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are many kinds of aggressive behavior among dogs. The simple chart
below may help you understand just how complicated this subject
really is and the fact that when any dog snarls or growls and bares
its teeth regardless of breed, size, age and sex, this conduct should
be taken seriously. Such behavior can mean a variety of things from a medical condition that is causing your dog pain and requires medical attention -- to a threat that can mean eventual harm to a person or other animal.
Aggressive temperaments that appear in puppyhood should be dealt with early on
or suffer more serious consequences later on.
aggression were not a problem, insurance companies would not be
refusing to insure homeowners and renters with dogs. There would
be no deaths due to aggressive canines. Hundreds of thousands of
people would not be seeking medical attention because of dog attacks.
And endless numbers of families would not be living in fear of the
unpredictable family pet.
The good news is that many types of aggressive behavior can be controlled or modified.
on each "type" for more information.
dangerous, unpredictable bully that may intimidate some
or all family members. Often only one person in a family
may have control over the dog. He has a problem with strangers
and does not discriminate. He may be friendly sometimes
and sometimes not. "He doesn't do it all the time,"
is a frequent comment made by owners of dominant aggressive
dogs in an attempt to justify the unacceptable behavior.
Don't make the mistake of thinking this aggressive temperament
is protective. The dog is downright dangerous.
dog that is nervous, insecure and frightened a great deal
of the time. He usually reacts to almost any disturbance
from ringing doorbells and telephones to approaching people
and animals. Reactions range from aggressive barking,
growling, baring teeth, snapping, biting or a combination
of any of these. May bite when cornered or when feeling
threatened. More likely to get bolder as he gets older.
Owners often feel protective of fearful dogs and fail
to recognize the serious nature of this kind of aggression.
Thinking your dog will outgrow this is a big mistake.
a danger to anyone entering his domain and may growl,
lunge or bite. He may consider certain noises intrusive,
like the doorbell. When walking with his owner he may
claim the territory they are walking or standing in and
therefore can be aggressive toward any approaching person
or animal. He is a threat to any person or animal violating
his space -- the house, yard, car and even the bed he
sleeps on, which may be yours.
dangerous Jekyll and Hyde. Will bark, growl, bare his
teeth, snap or bite when any person or another pet goes
near anything the dog considers his. Approaching the dog
or getting close to things he has in his possession like
food, toys and your book, shoe or whatever, will trigger
aggression. Dog can be any age, breed or sex. If this
is your dog's problem, you may have encouraged it by allowing
it to continue in puppyhood. If your dog is still a puppy,
it is important to modify the behavior now.
cause this form of aggression by being abusive and overly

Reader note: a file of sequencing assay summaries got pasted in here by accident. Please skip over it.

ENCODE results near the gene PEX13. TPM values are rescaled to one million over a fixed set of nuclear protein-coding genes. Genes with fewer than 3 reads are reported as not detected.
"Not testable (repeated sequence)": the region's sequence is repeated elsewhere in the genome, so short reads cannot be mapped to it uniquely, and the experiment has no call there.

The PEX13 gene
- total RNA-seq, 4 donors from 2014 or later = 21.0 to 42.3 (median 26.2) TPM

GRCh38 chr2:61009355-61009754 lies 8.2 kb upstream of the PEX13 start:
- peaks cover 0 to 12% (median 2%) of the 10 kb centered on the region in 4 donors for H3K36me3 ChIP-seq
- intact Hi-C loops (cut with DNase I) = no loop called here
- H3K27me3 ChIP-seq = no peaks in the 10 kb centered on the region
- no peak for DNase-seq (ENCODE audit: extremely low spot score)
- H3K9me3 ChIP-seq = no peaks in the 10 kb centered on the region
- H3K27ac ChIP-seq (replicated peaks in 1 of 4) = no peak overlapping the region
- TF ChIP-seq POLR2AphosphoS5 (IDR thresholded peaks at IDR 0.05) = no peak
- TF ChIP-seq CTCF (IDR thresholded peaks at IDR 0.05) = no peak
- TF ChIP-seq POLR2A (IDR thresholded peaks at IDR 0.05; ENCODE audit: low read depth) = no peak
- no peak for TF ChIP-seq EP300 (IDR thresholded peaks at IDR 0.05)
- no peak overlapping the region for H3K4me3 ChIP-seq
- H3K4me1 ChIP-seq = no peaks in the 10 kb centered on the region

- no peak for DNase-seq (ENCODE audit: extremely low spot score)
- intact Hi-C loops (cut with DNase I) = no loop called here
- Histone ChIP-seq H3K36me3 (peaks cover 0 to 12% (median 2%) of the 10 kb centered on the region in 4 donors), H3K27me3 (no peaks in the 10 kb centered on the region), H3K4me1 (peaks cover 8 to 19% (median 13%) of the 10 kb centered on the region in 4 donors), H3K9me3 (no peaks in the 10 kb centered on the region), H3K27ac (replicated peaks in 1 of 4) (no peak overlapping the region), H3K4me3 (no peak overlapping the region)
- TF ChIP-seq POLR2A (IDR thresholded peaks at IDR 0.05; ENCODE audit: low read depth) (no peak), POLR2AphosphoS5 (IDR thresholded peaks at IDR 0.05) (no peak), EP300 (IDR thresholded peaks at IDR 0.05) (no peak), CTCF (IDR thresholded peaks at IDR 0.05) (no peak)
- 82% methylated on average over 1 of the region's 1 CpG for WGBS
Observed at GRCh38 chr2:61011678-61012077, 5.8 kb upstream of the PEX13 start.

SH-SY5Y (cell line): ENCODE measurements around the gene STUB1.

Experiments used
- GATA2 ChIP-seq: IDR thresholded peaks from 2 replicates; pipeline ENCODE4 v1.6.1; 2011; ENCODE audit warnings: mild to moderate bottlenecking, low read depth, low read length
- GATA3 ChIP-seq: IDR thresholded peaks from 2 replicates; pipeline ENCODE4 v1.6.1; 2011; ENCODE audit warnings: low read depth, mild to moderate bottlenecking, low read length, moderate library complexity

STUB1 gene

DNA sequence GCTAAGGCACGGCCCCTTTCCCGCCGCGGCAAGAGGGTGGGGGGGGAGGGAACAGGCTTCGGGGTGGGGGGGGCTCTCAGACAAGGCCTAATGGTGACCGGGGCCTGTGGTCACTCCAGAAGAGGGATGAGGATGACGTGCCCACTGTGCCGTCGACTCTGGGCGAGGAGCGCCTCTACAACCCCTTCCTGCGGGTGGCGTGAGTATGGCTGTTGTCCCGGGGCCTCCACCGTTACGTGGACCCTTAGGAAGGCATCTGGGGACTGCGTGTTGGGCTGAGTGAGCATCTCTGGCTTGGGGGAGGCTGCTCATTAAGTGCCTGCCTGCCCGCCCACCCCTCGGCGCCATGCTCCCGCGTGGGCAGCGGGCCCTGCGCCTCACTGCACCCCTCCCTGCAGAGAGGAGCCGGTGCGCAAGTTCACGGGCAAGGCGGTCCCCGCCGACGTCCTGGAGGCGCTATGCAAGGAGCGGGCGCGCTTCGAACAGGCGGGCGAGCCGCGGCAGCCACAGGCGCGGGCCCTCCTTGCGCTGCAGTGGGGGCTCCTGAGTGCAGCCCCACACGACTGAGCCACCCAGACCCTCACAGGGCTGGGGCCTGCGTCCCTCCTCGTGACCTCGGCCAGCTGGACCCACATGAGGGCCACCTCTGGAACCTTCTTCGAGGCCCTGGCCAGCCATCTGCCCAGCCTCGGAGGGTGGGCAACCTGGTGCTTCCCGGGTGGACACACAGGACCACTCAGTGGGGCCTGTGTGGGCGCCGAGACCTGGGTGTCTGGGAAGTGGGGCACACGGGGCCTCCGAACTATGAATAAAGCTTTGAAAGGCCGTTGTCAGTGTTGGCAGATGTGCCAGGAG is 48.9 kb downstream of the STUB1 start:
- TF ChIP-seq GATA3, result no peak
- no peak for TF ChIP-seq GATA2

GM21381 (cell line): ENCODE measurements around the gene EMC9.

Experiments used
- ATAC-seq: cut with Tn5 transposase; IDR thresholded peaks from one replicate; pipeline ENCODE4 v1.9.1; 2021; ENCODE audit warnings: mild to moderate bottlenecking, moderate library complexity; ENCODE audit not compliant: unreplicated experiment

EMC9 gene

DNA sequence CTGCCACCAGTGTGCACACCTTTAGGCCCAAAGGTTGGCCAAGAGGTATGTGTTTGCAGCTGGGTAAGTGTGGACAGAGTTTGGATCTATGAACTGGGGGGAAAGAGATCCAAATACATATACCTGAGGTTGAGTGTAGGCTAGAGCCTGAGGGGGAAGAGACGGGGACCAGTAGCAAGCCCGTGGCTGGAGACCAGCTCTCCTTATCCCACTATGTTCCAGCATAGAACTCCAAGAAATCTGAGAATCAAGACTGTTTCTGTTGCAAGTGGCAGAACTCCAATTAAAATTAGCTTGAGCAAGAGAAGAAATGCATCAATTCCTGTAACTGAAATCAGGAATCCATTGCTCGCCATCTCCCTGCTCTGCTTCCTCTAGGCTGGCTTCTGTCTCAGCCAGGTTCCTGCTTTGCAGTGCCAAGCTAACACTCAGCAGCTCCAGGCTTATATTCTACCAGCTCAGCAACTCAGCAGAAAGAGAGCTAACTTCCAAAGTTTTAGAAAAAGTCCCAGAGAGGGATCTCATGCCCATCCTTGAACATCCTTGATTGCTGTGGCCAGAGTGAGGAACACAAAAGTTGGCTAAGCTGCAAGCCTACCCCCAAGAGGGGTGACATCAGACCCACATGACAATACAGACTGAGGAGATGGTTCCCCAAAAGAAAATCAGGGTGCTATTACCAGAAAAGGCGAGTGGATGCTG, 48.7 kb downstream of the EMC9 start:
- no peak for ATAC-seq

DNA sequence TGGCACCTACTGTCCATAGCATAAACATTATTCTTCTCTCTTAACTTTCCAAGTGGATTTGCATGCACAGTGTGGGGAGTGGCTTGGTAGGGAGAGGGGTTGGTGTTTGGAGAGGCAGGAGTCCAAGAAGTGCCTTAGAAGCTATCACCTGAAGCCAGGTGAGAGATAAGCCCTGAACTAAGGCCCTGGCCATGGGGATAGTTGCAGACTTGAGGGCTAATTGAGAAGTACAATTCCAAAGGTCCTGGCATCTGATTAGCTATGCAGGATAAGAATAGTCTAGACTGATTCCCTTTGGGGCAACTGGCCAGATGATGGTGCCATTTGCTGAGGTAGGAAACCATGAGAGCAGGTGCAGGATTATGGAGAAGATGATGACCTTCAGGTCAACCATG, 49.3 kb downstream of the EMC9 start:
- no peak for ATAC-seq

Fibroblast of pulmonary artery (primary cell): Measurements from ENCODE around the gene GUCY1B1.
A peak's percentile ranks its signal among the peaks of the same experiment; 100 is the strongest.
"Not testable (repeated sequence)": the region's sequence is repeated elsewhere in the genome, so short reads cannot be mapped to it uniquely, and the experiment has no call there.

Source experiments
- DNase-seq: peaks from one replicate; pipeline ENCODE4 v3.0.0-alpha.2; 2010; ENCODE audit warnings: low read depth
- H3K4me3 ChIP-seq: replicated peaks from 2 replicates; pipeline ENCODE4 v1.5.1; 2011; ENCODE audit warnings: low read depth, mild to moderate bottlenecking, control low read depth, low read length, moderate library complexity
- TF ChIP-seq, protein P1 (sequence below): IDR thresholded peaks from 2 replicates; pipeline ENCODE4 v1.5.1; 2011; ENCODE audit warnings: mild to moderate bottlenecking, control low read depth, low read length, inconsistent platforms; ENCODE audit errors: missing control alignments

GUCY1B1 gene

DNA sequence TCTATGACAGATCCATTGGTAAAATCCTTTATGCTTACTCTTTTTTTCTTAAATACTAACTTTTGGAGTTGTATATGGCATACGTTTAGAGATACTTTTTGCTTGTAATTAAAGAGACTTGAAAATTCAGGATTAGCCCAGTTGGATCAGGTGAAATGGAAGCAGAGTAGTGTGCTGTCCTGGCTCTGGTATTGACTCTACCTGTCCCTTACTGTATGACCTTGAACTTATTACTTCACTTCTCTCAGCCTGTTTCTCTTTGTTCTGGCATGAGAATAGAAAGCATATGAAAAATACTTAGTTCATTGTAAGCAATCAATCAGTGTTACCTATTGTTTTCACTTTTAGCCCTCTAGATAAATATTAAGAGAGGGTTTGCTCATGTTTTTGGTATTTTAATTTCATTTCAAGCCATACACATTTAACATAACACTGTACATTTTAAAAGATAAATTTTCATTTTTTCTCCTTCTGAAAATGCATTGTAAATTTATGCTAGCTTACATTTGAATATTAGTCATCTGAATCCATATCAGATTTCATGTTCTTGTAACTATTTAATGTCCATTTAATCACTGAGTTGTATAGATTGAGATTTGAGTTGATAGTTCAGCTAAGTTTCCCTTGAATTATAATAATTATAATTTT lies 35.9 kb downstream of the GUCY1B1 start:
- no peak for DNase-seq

dominant in trying to correct or punish their dogs. How
else is a dog to respond if you yell at, point a threatening
finger or newspaper at the dog, or worse than that, hitting
your dog? This includes wrapping the dog on the nose or
under the chin, chasing or cornering them with anger,
standing over them in a threatening manner, or frightening
them with angry reprimands. Dogs at the wrong end of this
people behavior will respond aggressively sooner or later.
like people, dogs have varying degrees of pain tolerance.
Some dogs are genetically pain sensitive in specific areas
of their bodies. This can cause a problem during grooming.
And some aggressive behaviors are involuntary reactions
to injuries or illness like hip dysplasia, arthritis,
skin disorders and ear problems. A dog can't say, "Hey
I'm in pain," so he may snap or bite to try to stop
you or someone else from touching him. Medical attention
is called for.
animals and things in motion trigger this behavior. It
is associated with the hunting and stalking prey drive.
They tend to attack with the victim or object moves away.
This dog will chase joggers, children, cats, bikes, cars
-- anything that moves, including someone just strolling
by. It's a mistake to think that the chasing dog will
not deliver on his threat.
most often in a female that is nursing or raising a litter
of puppies. This instinctive reaction usually occurs when
a person or animal approaches her whelping area or he
puppies. The dog may nark, growl or snap. Usually diminishes
when the puppies are weaned and almost always stops completely
when the litter is gone or on its own.
often occurs between dogs of the same sex with some exceptions.
Dogs that fight are competitive and territorial and are
focused on dominance versus subordination. Fear and territory
are other influences. The barking, chasing, growling,
lunging and biting that is evident in mature dogs are
generally seen in puppies during learning and playing.
Modifying the behavior while the dog is young is doable.
Waiting until the behavior is habitual creates a dangerous
and serious problem.
dog may bark, snap or bite a person or animal that interrupts
aggressive behavior. A combination of adrenaline and a
sharp focus when a dog fights makes interrupting the fight
Now that you have a little more insight into the complicated subject
of types-of-aggression, don't stop here. Other pages in this section
of unclematty.com will help you make some responsible and thoughtful
decisions about aggressive dog problems in your home.